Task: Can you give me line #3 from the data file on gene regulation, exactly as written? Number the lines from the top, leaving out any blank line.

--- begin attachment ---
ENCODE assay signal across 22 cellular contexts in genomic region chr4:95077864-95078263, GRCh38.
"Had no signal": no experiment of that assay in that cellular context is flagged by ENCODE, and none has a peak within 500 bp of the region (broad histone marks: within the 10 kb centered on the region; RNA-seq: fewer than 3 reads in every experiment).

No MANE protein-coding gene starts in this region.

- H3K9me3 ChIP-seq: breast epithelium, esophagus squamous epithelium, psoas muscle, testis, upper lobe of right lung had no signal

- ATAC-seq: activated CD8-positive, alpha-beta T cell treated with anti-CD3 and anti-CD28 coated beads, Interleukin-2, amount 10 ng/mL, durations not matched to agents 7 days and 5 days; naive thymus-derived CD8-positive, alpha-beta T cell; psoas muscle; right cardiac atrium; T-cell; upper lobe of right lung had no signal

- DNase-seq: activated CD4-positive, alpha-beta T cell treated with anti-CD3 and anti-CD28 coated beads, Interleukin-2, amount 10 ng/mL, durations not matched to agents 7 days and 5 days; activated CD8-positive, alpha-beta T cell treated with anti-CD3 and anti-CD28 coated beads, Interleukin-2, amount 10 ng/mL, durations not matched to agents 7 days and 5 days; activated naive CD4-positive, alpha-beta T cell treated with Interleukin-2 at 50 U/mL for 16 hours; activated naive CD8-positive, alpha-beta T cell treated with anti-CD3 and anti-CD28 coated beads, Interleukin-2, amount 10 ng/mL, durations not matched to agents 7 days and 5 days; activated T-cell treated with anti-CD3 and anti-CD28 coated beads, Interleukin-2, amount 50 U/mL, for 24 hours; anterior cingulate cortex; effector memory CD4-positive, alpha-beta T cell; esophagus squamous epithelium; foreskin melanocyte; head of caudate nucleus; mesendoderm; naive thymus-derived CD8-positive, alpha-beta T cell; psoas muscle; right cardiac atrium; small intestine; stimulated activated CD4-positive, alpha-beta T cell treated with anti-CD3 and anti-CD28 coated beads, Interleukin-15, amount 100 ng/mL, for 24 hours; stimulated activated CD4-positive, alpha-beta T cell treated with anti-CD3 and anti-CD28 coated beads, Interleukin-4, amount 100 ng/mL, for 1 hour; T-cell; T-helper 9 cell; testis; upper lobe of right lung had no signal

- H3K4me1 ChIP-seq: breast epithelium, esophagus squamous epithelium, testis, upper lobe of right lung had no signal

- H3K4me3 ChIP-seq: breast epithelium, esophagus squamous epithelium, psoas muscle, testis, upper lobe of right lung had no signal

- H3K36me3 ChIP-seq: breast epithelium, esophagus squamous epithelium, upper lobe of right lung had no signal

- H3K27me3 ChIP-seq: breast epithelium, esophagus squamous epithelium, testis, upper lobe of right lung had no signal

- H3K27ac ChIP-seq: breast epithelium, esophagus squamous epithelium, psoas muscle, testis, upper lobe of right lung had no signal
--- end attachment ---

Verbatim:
No MANE protein-coding gene starts in this region.